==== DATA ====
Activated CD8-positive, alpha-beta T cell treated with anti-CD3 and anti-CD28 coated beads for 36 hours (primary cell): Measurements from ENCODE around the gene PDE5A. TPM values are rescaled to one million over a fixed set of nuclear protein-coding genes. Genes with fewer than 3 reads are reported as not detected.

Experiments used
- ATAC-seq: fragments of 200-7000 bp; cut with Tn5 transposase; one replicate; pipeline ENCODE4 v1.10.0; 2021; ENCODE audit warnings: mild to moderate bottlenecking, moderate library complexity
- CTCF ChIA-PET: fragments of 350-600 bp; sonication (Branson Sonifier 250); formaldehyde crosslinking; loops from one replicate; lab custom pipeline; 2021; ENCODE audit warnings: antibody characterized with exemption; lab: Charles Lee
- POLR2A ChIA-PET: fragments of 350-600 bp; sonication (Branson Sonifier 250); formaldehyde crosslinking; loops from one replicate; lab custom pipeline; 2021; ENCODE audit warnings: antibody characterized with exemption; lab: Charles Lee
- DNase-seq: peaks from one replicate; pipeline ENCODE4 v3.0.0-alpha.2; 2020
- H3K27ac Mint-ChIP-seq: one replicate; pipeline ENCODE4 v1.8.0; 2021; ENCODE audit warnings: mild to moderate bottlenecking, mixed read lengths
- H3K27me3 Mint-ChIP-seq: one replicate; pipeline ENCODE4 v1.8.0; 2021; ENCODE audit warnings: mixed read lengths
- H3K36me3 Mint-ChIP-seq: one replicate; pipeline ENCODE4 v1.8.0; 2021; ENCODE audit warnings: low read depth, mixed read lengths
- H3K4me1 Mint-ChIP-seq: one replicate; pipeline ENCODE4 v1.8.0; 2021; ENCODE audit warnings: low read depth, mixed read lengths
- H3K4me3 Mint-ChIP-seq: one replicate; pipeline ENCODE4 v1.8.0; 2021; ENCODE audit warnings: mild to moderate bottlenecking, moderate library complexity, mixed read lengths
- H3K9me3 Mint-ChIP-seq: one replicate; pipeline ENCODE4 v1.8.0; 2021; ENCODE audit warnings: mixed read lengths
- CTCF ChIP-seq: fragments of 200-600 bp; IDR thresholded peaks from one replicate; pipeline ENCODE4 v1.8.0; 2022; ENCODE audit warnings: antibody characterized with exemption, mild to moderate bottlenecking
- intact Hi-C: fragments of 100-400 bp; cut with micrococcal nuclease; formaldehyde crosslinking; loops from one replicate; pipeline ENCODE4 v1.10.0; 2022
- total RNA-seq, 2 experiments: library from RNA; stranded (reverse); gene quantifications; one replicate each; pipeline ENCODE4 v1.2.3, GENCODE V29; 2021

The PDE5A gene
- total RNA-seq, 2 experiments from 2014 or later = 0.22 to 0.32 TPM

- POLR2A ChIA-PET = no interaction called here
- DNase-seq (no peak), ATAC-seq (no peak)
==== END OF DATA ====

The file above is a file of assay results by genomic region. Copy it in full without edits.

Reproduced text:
Activated CD8-positive, alpha-beta T cell treated with anti-CD3 and anti-CD28 coated beads for 36 hours (primary cell): Measurements from ENCODE around the gene PDE5A. TPM values are rescaled to one million over a fixed set of nuclear protein-coding genes. Genes with fewer than 3 reads are reported as not detected.

Experiments used
- ATAC-seq: fragments of 200-7000 bp; cut with Tn5 transposase; one replicate; pipeline ENCODE4 v1.10.0; 2021; ENCODE audit warnings: mild to moderate bottlenecking, moderate library complexity
- CTCF ChIA-PET: fragments of 350-600 bp; sonication (Branson Sonifier 250); formaldehyde crosslinking; loops from one replicate; lab custom pipeline; 2021; ENCODE audit warnings: antibody characterized with exemption; lab: Charles Lee
- POLR2A ChIA-PET: fragments of 350-600 bp; sonication (Branson Sonifier 250); formaldehyde crosslinking; loops from one replicate; lab custom pipeline; 2021; ENCODE audit warnings: antibody characterized with exemption; lab: Charles Lee
- DNase-seq: peaks from one replicate; pipeline ENCODE4 v3.0.0-alpha.2; 2020
- H3K27ac Mint-ChIP-seq: one replicate; pipeline ENCODE4 v1.8.0; 2021; ENCODE audit warnings: mild to moderate bottlenecking, mixed read lengths
- H3K27me3 Mint-ChIP-seq: one replicate; pipeline ENCODE4 v1.8.0; 2021; ENCODE audit warnings: mixed read lengths
- H3K36me3 Mint-ChIP-seq: one replicate; pipeline ENCODE4 v1.8.0; 2021; ENCODE audit warnings: low read depth, mixed read lengths
- H3K4me1 Mint-ChIP-seq: one replicate; pipeline ENCODE4 v1.8.0; 2021; ENCODE audit warnings: low read depth, mixed read lengths
- H3K4me3 Mint-ChIP-seq: one replicate; pipeline ENCODE4 v1.8.0; 2021; ENCODE audit warnings: mild to moderate bottlenecking, moderate library complexity, mixed read lengths
- H3K9me3 Mint-ChIP-seq: one replicate; pipeline ENCODE4 v1.8.0; 2021; ENCODE audit warnings: mixed read lengths
- CTCF ChIP-seq: fragments of 200-600 bp; IDR thresholded peaks from one replicate; pipeline ENCODE4 v1.8.0; 2022; ENCODE audit warnings: antibody characterized with exemption, mild to moderate bottlenecking
- intact Hi-C: fragments of 100-400 bp; cut with micrococcal nuclease; formaldehyde crosslinking; loops from one replicate; pipeline ENCODE4 v1.10.0; 2022
- total RNA-seq, 2 experiments: library from RNA; stranded (reverse); gene quantifications; one replicate each; pipeline ENCODE4 v1.2.3, GENCODE V29; 2021

The PDE5A gene
- total RNA-seq, 2 experiments from 2014 or later = 0.22 to 0.32 TPM

- POLR2A ChIA-PET = no interaction called here
- DNase-seq (no peak), ATAC-seq (no peak)